Man, the surf came crawling in and swept all of the hobos, junkies, and heads into a brick-walled Venice Beach basement infused with the scent of a dying star.  These California weirdos, led by surf-rocker Phil Pearlman, is exactly what Andy Warhol could've used for his west coast happenings.  Like Pearlman's Electronic Hole, the vibes of the Velvet Underground are clearly chiming through, but with the sensibility of wild hair flowin', bongo beatin' nighttime beach bonfire in place of Lou Reed's Chelsea gutter.  With wall-to-wall psychedelic reverb, primordial flute, and the occasional vocals presenting the unholy demon child of Lou Reed and Jim Morrison, this improvised strangeness delivers the psychedelic music promised on the back cover.

Back in my review of the Electronic Hole, I noted that the band oddly didn't function well on the more conventional tunes, while they shine on the jams.  Fortunately, that's all we're getting here, with each side making a blurry, rambling artistic statement.  At least when you consider that the tunes are named "This is an Artistic Statement Parts I and II."  Y'know, I'm not a fan of jam bands in rock.  The hallowed Grateful Dead tend to try my patience, especially after 30 minutes of "Dark Star."  Some rock bands earn their licence to jam (guess we've got to mention Can again).  I don't know if the Beat of the Earth quite earns the certificate, but this record is at least under serious consideration at the City Office of Psychedelia.

Switch the brain off of "focus" and let it all come down.  This is the west coast connection for all of the nutcases who want to connect the Velvet Underground, the 13th Floor Elevators, and the Beat of the Earth into a U.S. national nutcase of the sometimes uncomfortable beyond.  I mean, the Beat of the Earth doesn't have the songwriting or vocal presence of those admittedly better bands, but they do match them in scummy, trippy grooviness.

Sungod - 2012 - Crash Galactic

Quality: 3.75 out of 5
Trip-O-Meter: 4.25 out of 5

Taking a few choice pages out of the krautrock playbook,  Sungod provides impressionistic, instrumental splatter paintings that aim to take you on a trip.  They aren't quite Can, but they do take aim at a variety of sound motifs, providing the listener with constantly shifting sonic scenery.  You'll get warped sounds from the planetarium peyote ceremony, to the psychedelic grime of the back alleys of Berlin (or Austin, Texas as the band hails from there) with a mixture of vintage Moogs, acoustic instrumentation that recalls Can's ethnological forgeries, and the occasional blast of full drum kit percussion.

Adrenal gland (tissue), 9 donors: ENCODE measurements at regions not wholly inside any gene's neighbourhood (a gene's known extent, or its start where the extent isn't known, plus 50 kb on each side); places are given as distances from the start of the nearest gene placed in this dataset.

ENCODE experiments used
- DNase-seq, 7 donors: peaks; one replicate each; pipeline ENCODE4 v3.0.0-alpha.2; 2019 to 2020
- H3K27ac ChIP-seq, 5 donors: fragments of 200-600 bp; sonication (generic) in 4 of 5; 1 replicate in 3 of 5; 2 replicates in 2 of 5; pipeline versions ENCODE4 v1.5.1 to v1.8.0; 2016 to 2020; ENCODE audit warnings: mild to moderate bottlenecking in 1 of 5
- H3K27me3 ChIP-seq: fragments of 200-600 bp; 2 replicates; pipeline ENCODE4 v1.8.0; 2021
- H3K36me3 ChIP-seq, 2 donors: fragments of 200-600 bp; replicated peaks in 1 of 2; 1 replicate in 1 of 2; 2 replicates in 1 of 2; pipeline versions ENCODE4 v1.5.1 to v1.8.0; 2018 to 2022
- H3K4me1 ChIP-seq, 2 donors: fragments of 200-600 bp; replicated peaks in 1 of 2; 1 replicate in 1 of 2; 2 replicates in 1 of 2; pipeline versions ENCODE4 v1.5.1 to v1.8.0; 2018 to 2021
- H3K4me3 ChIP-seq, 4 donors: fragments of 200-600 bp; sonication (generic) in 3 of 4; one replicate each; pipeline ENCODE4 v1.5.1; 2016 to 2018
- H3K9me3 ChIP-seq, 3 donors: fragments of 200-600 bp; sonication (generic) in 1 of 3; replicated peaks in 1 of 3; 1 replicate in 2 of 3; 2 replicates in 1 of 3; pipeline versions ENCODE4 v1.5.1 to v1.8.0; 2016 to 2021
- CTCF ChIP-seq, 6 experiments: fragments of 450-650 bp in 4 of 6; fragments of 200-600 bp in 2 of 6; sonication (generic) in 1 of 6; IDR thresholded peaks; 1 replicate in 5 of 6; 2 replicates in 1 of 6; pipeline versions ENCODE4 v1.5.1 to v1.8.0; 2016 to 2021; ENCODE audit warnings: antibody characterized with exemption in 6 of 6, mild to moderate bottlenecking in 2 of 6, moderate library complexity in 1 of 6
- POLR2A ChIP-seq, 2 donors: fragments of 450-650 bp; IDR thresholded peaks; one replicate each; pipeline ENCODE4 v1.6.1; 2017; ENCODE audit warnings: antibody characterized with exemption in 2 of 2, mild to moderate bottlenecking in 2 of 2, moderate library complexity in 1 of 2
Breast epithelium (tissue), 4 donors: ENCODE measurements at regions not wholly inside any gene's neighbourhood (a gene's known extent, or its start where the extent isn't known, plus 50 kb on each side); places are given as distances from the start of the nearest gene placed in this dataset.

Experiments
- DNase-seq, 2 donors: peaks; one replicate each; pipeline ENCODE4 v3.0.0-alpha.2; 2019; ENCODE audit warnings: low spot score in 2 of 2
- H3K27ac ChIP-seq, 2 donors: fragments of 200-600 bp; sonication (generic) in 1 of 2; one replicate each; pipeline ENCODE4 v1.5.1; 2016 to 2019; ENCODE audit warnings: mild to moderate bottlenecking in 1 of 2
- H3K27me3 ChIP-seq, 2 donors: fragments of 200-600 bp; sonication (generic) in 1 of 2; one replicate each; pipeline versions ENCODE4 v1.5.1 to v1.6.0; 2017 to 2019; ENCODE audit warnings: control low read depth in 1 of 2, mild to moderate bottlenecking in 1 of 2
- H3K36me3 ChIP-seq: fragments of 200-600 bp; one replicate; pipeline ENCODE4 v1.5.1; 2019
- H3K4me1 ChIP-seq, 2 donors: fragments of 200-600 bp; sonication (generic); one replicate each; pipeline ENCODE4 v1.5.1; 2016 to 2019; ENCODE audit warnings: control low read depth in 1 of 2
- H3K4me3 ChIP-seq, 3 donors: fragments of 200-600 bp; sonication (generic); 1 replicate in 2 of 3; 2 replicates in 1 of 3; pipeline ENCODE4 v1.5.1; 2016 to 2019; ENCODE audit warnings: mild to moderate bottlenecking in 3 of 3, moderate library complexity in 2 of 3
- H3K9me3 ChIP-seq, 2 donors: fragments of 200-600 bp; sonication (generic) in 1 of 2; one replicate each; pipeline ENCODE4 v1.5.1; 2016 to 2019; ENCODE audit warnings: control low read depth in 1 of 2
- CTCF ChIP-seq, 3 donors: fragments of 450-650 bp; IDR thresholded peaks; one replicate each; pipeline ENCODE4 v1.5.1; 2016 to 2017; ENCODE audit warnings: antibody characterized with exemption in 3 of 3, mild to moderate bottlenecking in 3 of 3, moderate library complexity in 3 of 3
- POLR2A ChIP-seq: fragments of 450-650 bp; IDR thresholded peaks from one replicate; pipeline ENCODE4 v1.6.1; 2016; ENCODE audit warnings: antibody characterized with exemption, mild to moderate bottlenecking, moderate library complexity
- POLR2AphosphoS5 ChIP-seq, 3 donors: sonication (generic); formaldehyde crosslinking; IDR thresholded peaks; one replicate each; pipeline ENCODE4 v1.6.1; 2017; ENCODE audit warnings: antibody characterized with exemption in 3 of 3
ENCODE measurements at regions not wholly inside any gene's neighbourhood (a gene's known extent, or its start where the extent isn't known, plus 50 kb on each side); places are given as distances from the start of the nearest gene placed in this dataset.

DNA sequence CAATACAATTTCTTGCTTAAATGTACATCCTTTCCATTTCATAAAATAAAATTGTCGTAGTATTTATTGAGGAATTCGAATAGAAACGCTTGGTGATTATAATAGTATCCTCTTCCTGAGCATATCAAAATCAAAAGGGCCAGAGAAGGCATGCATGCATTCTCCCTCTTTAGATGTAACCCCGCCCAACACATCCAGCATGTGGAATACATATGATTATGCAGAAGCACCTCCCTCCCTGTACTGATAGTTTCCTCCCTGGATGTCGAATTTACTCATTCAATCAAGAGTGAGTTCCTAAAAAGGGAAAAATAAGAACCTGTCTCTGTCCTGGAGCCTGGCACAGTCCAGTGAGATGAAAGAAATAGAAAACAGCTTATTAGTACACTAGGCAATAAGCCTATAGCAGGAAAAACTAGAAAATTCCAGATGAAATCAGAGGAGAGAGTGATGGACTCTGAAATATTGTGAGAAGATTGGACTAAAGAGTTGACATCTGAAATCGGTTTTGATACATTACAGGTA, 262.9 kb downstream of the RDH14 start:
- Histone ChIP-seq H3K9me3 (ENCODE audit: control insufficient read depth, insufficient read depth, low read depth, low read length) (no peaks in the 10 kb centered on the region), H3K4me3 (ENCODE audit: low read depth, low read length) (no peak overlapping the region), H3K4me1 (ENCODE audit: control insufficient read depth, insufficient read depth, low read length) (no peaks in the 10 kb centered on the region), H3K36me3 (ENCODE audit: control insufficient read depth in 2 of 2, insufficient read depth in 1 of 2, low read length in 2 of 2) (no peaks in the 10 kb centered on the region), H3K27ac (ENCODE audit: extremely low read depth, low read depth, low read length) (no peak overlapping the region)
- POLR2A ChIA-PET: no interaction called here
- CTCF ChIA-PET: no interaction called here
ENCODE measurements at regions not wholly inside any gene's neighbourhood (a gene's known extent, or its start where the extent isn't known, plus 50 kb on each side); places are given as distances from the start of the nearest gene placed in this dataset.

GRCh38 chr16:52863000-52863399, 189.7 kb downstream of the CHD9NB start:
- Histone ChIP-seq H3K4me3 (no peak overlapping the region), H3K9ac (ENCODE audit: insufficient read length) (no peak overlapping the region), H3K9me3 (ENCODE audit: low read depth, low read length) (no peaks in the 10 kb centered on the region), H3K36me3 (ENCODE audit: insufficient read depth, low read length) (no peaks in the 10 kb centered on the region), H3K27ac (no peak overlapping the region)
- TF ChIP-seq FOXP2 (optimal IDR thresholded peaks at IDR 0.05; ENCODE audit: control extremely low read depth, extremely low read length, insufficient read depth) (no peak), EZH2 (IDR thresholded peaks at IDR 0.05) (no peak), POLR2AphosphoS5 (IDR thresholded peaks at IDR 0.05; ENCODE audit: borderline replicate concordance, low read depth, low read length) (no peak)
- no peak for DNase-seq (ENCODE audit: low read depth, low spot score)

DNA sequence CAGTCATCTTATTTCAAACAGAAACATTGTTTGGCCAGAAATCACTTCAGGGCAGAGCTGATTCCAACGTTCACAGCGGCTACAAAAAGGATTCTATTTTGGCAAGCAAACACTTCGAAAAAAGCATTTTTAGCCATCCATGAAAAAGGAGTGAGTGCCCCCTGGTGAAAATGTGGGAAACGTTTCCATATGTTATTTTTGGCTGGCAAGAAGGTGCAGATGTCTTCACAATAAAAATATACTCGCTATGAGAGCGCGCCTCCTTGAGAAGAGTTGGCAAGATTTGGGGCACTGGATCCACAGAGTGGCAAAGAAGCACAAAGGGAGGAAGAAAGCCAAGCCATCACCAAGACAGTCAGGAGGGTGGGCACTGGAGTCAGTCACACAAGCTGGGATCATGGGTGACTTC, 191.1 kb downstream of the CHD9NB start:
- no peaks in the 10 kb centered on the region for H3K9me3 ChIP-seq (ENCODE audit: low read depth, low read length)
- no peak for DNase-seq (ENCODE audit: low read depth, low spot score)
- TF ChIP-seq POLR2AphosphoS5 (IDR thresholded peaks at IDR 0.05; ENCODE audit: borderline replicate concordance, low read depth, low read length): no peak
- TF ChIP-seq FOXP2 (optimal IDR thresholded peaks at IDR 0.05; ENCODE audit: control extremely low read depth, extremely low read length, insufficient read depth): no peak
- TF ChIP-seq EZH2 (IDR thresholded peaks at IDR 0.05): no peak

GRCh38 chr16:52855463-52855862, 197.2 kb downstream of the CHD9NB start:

The bookends of the album, "Constellation of Ions" and "Ion Ecstacy" work the experimental ambient tape groove with cold, celestial synth washes.  Sungod probably could've gotten away with 30 minutes of this stuff, but variety is the spice of "Crash Galactic."  Those electronic pulses seem to be fused into these guys' brains, and the more synth heavy tracks are the real winners.  "Bounded Hessians" tosses us directly into the thirty-five minute mark of a 8's cop show, right when our admittedly square hero gets forcibly dosed with the wild, newest designer drug.  "Shimmering Light (Pure Religion)" is like 70's Tangerine Dream jamming with the ghost of Manuel Gottsching (whom I should probably mention isn't actually dead).  The band yields at it's most successfully experimental, with the aboriginals of Jupiter bouncing back the sounds of Gyorgy Legeti.  A few other tracks, like "Indra's Net and Bell Theorem" may drift a little too far beyond the pale, with no destination in sight, while "The Infinite Regress" walks a groove that doesn't quite do it for me.  Still, it is a far, far better thing to traverse the knife's edge of experimentation and occasionally fail than to sound like a Belieber.

I think some of the vibrations here are kin with t
he recordings I've posted by my past collaborator, Andrew Bland.  The sea of sound is a little colder in the presence of Sungod, though, and they want to hurtle you into space.  Visit the cathedral at the end of this link:

Sungod - 2012 - Crash Galactic

16 March 2013

In the Court of the Star Chamber

I'm not going to rant too much this time, but just to keep track I've now gotten a copyright infringement notice about Damaged Tape's "Nude Witchcraft."  Just as in the notice in January, this regards recordings that I created myself (no samples, borrowed images, or cover songs are present).  Something strange is afoot.

15 March 2013

Masarati - 2010 - Pyramid of the Sun

Quality: 4.25 out of 5
Trip-O-Meter: 4.25 out of 5

My college roommate was quite turned on to the sound of these guys.  The interlocking wire-like guitar line caught my attention, but the synth pop infusion prevalent on this release really brought me into the fold.  Masarati melds their guitar expertise with the unfulfilled promises of post-rockers Trans Am on this release.  It's the sound of the disco in hell, and that makes for a fine experience in my book - at least if we assume that it's just a decadent visit.